Why did american business seek new markets in the early 1900's?

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In a nutshell, new markets meant more money.  Because of industrialization, America was producing more than it could consume.  Rather than allowing the excess to become waste, it is a wiser investment to expand your market.  Mass production is far more profitable as the expense of making the product is less.

In addition to selling our goods to others, we also needed their resources.  Dominating an area where there is an abundance of natural resources, allows our companies to produce items at an even lower price.

Prior to the 1900s, Americans would not have been able to produce enough to satisfy the needs at home and abroad, and the transportation of goods/resources would have been slowed down immensly before the creation of the Panama Canal.

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There are at least a couple of important reasons for this.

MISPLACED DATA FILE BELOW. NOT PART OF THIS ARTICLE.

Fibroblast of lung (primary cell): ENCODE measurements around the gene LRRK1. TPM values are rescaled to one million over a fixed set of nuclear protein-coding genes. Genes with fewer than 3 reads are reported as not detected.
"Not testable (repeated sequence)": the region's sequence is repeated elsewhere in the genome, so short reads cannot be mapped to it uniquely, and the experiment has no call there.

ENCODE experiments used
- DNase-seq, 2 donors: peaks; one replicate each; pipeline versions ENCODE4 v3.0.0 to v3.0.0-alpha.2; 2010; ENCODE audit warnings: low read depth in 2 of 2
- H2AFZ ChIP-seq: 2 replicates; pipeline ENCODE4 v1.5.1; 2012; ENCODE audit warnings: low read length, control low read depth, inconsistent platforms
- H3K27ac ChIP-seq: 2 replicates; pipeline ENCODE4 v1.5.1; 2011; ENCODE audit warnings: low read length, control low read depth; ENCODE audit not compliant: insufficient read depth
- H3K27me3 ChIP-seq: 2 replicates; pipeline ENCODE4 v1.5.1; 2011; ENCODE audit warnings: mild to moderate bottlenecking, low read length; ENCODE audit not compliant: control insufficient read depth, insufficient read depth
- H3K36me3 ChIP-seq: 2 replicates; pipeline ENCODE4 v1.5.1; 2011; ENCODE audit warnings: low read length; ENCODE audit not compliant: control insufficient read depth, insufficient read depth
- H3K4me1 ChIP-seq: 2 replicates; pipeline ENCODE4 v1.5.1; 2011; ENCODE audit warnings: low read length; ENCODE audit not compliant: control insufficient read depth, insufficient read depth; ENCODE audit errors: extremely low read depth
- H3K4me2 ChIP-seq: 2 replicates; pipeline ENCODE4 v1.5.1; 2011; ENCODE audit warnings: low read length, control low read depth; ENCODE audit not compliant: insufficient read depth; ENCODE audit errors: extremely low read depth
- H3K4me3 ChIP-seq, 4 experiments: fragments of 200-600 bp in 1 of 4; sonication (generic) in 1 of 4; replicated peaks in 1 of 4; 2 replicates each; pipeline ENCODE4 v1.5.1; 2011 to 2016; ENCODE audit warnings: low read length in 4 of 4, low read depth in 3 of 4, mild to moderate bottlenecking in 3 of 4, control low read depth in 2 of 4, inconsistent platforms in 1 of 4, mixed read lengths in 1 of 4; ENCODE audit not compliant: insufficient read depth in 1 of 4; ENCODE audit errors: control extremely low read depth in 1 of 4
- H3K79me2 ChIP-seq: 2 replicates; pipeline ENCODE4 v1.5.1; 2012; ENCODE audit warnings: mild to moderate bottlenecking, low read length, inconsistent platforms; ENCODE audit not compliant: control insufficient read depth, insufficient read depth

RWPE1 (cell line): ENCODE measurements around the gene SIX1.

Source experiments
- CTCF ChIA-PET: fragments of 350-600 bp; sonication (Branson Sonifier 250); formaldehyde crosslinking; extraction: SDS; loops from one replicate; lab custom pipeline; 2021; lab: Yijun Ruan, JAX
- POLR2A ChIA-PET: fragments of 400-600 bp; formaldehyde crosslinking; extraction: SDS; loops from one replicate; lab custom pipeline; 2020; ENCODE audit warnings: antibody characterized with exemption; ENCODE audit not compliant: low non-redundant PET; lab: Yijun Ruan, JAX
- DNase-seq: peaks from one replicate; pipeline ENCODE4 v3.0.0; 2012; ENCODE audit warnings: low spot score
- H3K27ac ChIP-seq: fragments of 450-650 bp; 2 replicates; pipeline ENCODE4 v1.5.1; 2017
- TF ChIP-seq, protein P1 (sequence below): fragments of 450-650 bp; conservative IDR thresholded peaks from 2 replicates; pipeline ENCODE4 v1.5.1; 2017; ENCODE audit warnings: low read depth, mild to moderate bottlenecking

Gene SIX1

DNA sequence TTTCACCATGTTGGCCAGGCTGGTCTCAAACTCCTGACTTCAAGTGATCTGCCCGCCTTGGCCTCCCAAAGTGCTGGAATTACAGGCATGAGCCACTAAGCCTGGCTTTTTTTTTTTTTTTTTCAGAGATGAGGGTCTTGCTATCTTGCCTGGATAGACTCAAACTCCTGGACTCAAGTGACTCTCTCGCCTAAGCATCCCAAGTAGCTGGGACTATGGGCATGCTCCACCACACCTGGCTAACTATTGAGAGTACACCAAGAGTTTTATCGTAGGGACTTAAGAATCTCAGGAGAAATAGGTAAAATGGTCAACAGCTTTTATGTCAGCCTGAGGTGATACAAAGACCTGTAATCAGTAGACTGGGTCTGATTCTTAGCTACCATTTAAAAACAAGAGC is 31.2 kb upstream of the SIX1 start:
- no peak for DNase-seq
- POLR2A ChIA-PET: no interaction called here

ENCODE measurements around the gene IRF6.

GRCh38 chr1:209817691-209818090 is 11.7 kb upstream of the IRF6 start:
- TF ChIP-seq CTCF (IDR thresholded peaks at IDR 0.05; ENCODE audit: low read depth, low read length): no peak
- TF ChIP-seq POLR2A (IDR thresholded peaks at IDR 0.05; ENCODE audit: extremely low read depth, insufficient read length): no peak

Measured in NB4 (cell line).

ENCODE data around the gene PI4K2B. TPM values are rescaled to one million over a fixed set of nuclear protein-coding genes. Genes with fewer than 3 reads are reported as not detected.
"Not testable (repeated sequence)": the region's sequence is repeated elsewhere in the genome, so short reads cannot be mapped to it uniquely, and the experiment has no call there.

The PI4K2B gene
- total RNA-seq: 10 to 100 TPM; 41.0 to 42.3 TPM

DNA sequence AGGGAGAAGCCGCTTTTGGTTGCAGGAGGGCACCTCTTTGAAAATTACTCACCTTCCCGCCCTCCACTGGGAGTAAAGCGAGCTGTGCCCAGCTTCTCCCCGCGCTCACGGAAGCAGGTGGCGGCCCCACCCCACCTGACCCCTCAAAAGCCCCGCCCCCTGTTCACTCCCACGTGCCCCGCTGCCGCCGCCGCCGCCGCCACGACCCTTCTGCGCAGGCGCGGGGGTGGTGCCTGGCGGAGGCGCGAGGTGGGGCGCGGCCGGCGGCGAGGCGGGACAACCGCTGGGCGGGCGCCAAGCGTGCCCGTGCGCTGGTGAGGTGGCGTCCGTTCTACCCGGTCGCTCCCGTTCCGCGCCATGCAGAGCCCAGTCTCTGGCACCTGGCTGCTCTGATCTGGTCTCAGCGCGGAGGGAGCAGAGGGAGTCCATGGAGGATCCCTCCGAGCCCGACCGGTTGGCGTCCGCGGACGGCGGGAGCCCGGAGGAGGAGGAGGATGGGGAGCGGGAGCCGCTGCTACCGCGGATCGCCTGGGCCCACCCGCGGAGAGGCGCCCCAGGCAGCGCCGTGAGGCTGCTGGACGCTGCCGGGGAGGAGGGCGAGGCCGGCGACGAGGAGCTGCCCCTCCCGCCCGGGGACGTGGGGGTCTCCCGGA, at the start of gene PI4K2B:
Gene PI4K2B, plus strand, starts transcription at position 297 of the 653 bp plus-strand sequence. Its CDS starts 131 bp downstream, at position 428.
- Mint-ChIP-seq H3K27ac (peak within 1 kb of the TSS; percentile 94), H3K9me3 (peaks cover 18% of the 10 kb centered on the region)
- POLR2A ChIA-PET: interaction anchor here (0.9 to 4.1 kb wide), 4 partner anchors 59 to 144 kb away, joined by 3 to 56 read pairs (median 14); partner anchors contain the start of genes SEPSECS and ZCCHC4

First of all, businesses are just about always seeking new markets.  That is just what businesses do.

Second (and this is probably the more important one for your answer), businesses in the US were becoming more and more industrialized and mechanized.  This meant that they could produce more goods than they used to using the same number of workers.  Because of this, they now had all the ability to produce more (perhaps) than the domestic market could buy up.  This led them (some say) to push for new markets.  This push is said to be an important reason for the imperialism of the early 1900s.

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